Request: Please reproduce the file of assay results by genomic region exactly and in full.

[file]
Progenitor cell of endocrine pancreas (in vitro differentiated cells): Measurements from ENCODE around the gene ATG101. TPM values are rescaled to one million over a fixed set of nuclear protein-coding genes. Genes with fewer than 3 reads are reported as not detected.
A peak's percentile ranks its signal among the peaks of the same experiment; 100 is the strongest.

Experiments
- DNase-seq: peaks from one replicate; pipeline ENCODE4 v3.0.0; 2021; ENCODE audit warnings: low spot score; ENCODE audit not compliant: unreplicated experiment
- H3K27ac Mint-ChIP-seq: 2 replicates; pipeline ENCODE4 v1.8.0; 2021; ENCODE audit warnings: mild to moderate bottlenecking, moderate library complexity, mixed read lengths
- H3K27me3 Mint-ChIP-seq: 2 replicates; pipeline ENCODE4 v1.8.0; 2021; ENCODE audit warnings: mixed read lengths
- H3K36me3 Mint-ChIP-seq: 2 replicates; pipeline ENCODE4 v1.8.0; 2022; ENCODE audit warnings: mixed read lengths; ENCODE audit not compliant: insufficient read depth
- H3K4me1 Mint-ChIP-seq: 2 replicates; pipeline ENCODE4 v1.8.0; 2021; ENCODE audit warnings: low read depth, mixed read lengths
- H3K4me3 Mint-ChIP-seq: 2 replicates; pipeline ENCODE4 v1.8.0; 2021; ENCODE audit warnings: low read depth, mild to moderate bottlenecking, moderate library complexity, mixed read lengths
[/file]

Progenitor cell of endocrine pancreas (in vitro differentiated cells): Measurements from ENCODE around the gene ATG101. TPM values are rescaled to one million over a fixed set of nuclear protein-coding genes. Genes with fewer than 3 reads are reported as not detected.
A peak's percentile ranks its signal among the peaks of the same experiment; 100 is the strongest.

Experiments
- DNase-seq: peaks from one replicate; pipeline ENCODE4 v3.0.0; 2021; ENCODE audit warnings: low spot score; ENCODE audit not compliant: unreplicated experiment
- H3K27ac Mint-ChIP-seq: 2 replicates; pipeline ENCODE4 v1.8.0; 2021; ENCODE audit warnings: mild to moderate bottlenecking, moderate library complexity, mixed read lengths
- H3K27me3 Mint-ChIP-seq: 2 replicates; pipeline ENCODE4 v1.8.0; 2021; ENCODE audit warnings: mixed read lengths
- H3K36me3 Mint-ChIP-seq: 2 replicates; pipeline ENCODE4 v1.8.0; 2022; ENCODE audit warnings: mixed read lengths; ENCODE audit not compliant: insufficient read depth
- H3K4me1 Mint-ChIP-seq: 2 replicates; pipeline ENCODE4 v1.8.0; 2021; ENCODE audit warnings: low read depth, mixed read lengths
- H3K4me3 Mint-ChIP-seq: 2 replicates; pipeline ENCODE4 v1.8.0; 2021; ENCODE audit warnings: low read depth, mild to moderate bottlenecking, moderate library complexity, mixed read lengths